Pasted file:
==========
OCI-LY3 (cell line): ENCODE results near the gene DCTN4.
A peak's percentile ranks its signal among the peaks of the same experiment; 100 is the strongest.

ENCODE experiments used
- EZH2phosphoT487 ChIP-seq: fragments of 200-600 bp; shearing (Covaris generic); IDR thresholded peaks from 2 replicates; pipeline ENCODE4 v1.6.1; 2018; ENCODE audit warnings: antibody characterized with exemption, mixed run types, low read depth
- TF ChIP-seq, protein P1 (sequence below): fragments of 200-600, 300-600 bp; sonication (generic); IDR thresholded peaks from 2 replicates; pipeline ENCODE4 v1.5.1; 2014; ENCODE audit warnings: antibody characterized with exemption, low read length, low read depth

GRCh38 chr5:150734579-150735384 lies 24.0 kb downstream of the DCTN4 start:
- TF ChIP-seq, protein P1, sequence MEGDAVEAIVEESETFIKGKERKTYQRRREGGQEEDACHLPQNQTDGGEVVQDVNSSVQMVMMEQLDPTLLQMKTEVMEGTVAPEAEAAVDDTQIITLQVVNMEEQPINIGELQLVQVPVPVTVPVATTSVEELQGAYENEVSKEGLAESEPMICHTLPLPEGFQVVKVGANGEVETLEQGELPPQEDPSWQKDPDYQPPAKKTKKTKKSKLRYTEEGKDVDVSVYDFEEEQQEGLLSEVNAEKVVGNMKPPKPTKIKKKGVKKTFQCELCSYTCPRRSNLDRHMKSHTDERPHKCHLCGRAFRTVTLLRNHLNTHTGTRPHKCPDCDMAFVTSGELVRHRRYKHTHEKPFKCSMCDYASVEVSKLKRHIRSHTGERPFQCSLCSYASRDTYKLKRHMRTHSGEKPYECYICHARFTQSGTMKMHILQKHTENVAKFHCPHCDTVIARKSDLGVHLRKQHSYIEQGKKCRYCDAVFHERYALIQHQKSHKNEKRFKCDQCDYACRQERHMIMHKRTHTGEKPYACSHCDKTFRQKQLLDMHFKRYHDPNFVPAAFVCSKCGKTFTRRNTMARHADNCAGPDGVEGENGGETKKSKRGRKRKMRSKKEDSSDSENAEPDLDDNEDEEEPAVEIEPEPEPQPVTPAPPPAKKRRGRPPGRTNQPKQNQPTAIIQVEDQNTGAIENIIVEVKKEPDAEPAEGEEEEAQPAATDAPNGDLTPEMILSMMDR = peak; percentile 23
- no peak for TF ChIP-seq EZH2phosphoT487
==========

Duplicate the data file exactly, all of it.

OCI-LY3 (cell line): ENCODE results near the gene DCTN4.
A peak's percentile ranks its signal among the peaks of the same experiment; 100 is the strongest.

ENCODE experiments used
- EZH2phosphoT487 ChIP-seq: fragments of 200-600 bp; shearing (Covaris generic); IDR thresholded peaks from 2 replicates; pipeline ENCODE4 v1.6.1; 2018; ENCODE audit warnings: antibody characterized with exemption, mixed run types, low read depth
- TF ChIP-seq, protein P1 (sequence below): fragments of 200-600, 300-600 bp; sonication (generic); IDR thresholded peaks from 2 replicates; pipeline ENCODE4 v1.5.1; 2014; ENCODE audit warnings: antibody characterized with exemption, low read length, low read depth

GRCh38 chr5:150734579-150735384 lies 24.0 kb downstream of the DCTN4 start:
- TF ChIP-seq, protein P1, sequence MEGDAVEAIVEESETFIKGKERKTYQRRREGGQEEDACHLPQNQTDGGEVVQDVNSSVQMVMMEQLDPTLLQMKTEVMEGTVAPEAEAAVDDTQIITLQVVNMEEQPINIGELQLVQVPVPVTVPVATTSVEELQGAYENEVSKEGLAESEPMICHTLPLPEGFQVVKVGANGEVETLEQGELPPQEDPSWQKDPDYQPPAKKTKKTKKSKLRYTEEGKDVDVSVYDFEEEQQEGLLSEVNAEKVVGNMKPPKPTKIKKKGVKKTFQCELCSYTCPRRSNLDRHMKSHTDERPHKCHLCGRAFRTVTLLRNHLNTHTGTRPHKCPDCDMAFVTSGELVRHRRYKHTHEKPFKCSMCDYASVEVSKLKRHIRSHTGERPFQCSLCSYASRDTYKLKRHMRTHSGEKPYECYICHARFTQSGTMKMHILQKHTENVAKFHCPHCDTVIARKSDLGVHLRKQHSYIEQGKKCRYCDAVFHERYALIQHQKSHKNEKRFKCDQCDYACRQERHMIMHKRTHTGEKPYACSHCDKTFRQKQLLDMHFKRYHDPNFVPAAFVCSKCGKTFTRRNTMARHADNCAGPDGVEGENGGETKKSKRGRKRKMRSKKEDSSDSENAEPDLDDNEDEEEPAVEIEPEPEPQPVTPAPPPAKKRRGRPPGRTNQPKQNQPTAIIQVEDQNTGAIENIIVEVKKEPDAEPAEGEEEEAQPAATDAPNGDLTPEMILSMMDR = peak; percentile 23
- no peak for TF ChIP-seq EZH2phosphoT487